Array items so lines are read the short direction, then jump to the opposite end on the next line. For example, for a photo album with a grid scrolling horizontally, the newest item is in the top left corner. The next oldest is below it, and so on to the end of that column. The next oldest item is at the top of the next column to the right.
You should indicate position in the list with a conventional Pagination or Location Within widget. The total number of items should be easily obtainable or shown, but other features of the Pagination widget may not apply to the particular data set, or presentation.
The item in focus may display additional information, such as labels, or meta-data. This may be presented below the image, or in an entirely other area reserved for this information, such as a bar across the bottom of the entire image area. This is a good place to use Tooltips or Annotations to hold this information. A small Pop-Up dialogue may also serve this need, and may be easier to implement.
For pen and touch devices, without explicit in-focus or hover states, the focus paradigm is usually eliminated, and no attempt is made to simulated it. This is exactly the same as it is with position in the Carousel pattern. However, be sure to support scroll-and-select actions for devices that have Directional Entry controls, even if they are secondary to a touch screen.
For circular scrolling grids, a gap or other indicator should be displayed to mark the start and end of the grid. This may be as large as the viewport, so a very deliberate scrolling action is require to scroll to the other end of the grid.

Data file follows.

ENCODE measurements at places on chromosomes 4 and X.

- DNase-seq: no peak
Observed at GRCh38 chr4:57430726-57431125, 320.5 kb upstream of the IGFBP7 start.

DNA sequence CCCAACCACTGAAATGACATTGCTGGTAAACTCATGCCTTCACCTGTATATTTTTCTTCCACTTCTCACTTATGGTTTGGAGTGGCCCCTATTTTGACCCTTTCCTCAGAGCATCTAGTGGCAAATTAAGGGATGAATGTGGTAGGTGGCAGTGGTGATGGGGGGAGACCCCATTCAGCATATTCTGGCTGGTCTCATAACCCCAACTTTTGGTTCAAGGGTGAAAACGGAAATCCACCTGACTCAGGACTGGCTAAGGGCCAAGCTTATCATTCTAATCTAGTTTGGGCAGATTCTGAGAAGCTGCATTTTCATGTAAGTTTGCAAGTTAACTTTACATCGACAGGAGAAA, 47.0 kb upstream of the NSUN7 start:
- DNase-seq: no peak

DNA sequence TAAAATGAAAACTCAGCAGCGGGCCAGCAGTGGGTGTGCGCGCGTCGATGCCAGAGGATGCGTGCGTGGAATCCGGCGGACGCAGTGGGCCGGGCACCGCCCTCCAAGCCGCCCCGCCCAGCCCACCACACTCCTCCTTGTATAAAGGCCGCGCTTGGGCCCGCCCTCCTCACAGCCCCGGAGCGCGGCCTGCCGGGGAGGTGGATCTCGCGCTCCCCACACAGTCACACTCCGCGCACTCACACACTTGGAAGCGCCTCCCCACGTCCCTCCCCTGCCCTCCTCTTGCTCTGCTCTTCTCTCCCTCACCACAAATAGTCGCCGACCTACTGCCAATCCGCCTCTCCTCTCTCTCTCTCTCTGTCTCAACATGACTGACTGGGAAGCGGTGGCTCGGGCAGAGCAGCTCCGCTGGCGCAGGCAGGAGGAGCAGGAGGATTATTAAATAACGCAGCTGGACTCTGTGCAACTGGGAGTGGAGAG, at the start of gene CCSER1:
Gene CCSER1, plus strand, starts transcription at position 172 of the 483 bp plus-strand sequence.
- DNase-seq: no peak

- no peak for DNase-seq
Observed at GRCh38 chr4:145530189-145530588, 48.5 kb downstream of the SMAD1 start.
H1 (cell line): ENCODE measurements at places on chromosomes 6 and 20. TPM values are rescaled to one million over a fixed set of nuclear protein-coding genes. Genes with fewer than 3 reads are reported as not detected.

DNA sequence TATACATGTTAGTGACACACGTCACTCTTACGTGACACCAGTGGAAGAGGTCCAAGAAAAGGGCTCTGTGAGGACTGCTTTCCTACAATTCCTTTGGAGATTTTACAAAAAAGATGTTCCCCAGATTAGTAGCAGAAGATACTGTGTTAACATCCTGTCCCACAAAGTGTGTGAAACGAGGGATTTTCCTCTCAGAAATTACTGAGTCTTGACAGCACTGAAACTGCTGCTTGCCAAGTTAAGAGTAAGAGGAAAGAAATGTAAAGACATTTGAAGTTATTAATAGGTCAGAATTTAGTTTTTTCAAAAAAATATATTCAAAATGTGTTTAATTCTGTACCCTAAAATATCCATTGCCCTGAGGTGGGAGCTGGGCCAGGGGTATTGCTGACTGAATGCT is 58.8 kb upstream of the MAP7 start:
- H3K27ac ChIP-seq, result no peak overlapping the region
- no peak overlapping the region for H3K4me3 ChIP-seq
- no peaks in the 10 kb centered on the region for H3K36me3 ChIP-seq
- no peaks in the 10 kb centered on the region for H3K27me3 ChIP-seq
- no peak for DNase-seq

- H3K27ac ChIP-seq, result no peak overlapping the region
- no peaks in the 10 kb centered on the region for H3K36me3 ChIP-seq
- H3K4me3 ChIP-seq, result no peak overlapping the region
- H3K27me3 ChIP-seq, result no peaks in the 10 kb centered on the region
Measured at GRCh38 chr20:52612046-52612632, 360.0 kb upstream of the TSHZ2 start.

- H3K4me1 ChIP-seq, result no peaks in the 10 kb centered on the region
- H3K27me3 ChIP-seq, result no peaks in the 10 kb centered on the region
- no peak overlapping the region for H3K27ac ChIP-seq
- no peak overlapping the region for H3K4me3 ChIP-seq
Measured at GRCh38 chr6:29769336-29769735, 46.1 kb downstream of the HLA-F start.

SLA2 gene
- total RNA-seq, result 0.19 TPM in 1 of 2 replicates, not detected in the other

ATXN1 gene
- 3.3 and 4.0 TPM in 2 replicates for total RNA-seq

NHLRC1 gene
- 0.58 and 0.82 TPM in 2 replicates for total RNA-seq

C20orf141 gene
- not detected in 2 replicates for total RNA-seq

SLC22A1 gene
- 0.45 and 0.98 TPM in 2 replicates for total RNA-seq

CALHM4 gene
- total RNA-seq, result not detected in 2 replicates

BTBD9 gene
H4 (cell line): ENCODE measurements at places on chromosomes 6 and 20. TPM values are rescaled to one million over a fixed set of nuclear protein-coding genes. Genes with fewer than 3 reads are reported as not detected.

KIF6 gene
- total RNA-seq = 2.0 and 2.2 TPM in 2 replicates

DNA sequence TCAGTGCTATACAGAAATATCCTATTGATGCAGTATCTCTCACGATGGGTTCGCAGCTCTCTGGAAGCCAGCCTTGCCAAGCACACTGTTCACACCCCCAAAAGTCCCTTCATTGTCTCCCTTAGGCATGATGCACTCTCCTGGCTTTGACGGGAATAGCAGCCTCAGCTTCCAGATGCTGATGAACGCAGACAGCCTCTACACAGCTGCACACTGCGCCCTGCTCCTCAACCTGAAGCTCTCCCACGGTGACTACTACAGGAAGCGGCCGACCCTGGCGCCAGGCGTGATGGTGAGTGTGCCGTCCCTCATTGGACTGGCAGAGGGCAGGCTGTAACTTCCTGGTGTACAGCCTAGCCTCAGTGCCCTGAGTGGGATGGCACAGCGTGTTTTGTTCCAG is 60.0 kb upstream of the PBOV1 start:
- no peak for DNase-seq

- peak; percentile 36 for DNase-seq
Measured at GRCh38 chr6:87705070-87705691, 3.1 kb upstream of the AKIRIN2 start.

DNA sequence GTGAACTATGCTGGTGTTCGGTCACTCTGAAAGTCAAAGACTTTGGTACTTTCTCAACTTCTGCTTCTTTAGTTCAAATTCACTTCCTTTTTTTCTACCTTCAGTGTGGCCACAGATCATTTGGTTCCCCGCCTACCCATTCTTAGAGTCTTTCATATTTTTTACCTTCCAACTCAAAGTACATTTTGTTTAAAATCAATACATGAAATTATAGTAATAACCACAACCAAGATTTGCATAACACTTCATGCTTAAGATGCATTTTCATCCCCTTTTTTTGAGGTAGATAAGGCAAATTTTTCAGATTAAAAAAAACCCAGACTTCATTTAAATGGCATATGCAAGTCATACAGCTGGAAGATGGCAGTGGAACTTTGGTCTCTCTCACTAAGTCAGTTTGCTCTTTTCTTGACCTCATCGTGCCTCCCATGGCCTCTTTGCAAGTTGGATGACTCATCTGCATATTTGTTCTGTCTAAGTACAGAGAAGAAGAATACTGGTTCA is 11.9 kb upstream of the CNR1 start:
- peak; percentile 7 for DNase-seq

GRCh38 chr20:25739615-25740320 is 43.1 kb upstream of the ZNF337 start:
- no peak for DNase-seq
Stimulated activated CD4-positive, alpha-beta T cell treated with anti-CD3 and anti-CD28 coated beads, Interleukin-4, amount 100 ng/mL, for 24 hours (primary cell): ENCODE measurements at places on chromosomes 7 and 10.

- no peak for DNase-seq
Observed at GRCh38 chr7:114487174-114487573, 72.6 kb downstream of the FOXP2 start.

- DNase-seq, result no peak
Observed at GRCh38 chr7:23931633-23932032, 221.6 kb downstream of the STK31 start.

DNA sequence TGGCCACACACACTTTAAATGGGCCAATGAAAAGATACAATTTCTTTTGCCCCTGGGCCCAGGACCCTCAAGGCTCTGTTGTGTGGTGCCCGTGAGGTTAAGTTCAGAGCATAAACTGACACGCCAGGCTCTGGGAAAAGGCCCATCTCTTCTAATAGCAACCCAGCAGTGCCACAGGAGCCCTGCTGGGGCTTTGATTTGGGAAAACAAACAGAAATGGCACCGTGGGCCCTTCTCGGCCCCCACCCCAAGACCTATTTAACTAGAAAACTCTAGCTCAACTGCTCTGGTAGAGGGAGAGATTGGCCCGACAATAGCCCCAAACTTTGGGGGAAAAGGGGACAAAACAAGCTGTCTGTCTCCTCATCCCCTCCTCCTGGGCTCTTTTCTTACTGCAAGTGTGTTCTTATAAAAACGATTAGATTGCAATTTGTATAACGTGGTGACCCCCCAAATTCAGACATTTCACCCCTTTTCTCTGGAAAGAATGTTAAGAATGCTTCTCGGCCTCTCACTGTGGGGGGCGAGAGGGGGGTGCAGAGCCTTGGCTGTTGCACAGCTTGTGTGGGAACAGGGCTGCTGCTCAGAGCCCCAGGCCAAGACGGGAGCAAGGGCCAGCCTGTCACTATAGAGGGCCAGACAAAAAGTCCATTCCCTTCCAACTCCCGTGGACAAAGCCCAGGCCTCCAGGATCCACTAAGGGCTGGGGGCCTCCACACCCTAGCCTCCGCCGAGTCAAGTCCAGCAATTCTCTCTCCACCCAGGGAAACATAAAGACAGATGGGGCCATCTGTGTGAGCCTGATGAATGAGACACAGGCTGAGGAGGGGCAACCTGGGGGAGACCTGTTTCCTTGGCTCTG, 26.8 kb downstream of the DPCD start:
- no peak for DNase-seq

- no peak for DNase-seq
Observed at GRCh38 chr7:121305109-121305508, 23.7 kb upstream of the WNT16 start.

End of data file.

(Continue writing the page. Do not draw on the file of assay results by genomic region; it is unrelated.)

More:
Images at the end of the viewport, along the scrolling axis, should imply there are additional images outside the viewport by being cropped, and not fitting entirely within the viewport. This is to lead the user to believe there is addition information if they scroll; if they just try to scroll enough to see the rest of the image, they will also become aware of additional images.
Additional Scroll indicators are strongly encouraged. Simple arrow/triangle indicators to the sides, or immediately to either side of labels for the item in focus are common. If selectable directly, the indicators should change when selected and while the carousel is moving to indicate their activity. Scroll bars or other such indicators may or may not work depending on the design of the page.
Use caution when choosing the selection action. Do not make it too difficult to do alternative tasks, such as clicking on adjacent items or functions attached to the image, by making a single selection task too easy.
Avoid making the display overly-complex. Despite the information density of the grid, a conventional one-axis scrolling grid is easy to control. Two-dimensional (spherical) grids present challenging mental models, and may be difficult to control.
Only use the Grid display if there is sufficient room and resolution for the thumbnail images to be viewed. If the screen is too small or of insufficient resolution, use another solution instead, such as a Slideshow.
If live scrolling is not available, avoid using this. Jumping screens or refreshing will not present the items -- or their relationship to each other as a set -- as clearly to the user.
Be sure to provide plenty of space between images. Do not butt them against each other, as it is difficult to discern individual images when they are similar in content. Also try to account for common OS elements such as the Annunciator Row, and Fixed Menus.